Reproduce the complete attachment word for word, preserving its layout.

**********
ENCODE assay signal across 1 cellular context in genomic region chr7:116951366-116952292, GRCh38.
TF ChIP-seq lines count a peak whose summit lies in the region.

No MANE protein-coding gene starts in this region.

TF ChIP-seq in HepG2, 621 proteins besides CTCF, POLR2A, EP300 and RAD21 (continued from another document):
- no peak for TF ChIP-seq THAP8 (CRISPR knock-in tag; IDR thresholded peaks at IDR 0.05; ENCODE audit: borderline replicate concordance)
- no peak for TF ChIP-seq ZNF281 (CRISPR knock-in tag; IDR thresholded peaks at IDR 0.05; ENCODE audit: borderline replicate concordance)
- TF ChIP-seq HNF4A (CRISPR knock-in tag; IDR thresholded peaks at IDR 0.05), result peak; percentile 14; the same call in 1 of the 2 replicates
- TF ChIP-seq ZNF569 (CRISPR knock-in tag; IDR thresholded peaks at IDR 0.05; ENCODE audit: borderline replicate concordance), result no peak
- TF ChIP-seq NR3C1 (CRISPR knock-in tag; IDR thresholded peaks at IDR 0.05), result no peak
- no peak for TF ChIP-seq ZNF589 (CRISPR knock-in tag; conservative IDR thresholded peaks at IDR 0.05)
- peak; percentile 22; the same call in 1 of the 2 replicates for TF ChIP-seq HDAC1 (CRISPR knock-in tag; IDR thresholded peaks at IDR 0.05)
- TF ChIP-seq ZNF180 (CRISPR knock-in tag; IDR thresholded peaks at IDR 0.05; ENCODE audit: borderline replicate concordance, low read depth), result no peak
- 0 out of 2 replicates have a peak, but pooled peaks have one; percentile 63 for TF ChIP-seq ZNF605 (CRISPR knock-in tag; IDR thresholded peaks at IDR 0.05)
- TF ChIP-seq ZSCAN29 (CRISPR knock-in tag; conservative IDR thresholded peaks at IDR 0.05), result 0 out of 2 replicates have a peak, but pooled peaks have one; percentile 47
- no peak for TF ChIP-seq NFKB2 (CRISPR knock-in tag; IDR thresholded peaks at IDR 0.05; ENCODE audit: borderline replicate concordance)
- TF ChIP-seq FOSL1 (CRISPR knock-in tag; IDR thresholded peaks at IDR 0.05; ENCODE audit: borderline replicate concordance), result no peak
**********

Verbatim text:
ENCODE assay signal across 1 cellular context in genomic region chr7:116951366-116952292, GRCh38.
TF ChIP-seq lines count a peak whose summit lies in the region.

No MANE protein-coding gene starts in this region.

TF ChIP-seq in HepG2, 621 proteins besides CTCF, POLR2A, EP300 and RAD21 (continued from another document):
- no peak for TF ChIP-seq THAP8 (CRISPR knock-in tag; IDR thresholded peaks at IDR 0.05; ENCODE audit: borderline replicate concordance)
- no peak for TF ChIP-seq ZNF281 (CRISPR knock-in tag; IDR thresholded peaks at IDR 0.05; ENCODE audit: borderline replicate concordance)
- TF ChIP-seq HNF4A (CRISPR knock-in tag; IDR thresholded peaks at IDR 0.05), result peak; percentile 14; the same call in 1 of the 2 replicates
- TF ChIP-seq ZNF569 (CRISPR knock-in tag; IDR thresholded peaks at IDR 0.05; ENCODE audit: borderline replicate concordance), result no peak
- TF ChIP-seq NR3C1 (CRISPR knock-in tag; IDR thresholded peaks at IDR 0.05), result no peak
- no peak for TF ChIP-seq ZNF589 (CRISPR knock-in tag; conservative IDR thresholded peaks at IDR 0.05)
- peak; percentile 22; the same call in 1 of the 2 replicates for TF ChIP-seq HDAC1 (CRISPR knock-in tag; IDR thresholded peaks at IDR 0.05)
- TF ChIP-seq ZNF180 (CRISPR knock-in tag; IDR thresholded peaks at IDR 0.05; ENCODE audit: borderline replicate concordance, low read depth), result no peak
- 0 out of 2 replicates have a peak, but pooled peaks have one; percentile 63 for TF ChIP-seq ZNF605 (CRISPR knock-in tag; IDR thresholded peaks at IDR 0.05)
- TF ChIP-seq ZSCAN29 (CRISPR knock-in tag; conservative IDR thresholded peaks at IDR 0.05), result 0 out of 2 replicates have a peak, but pooled peaks have one; percentile 47
- no peak for TF ChIP-seq NFKB2 (CRISPR knock-in tag; IDR thresholded peaks at IDR 0.05; ENCODE audit: borderline replicate concordance)
- TF ChIP-seq FOSL1 (CRISPR knock-in tag; IDR thresholded peaks at IDR 0.05; ENCODE audit: borderline replicate concordance), result no peak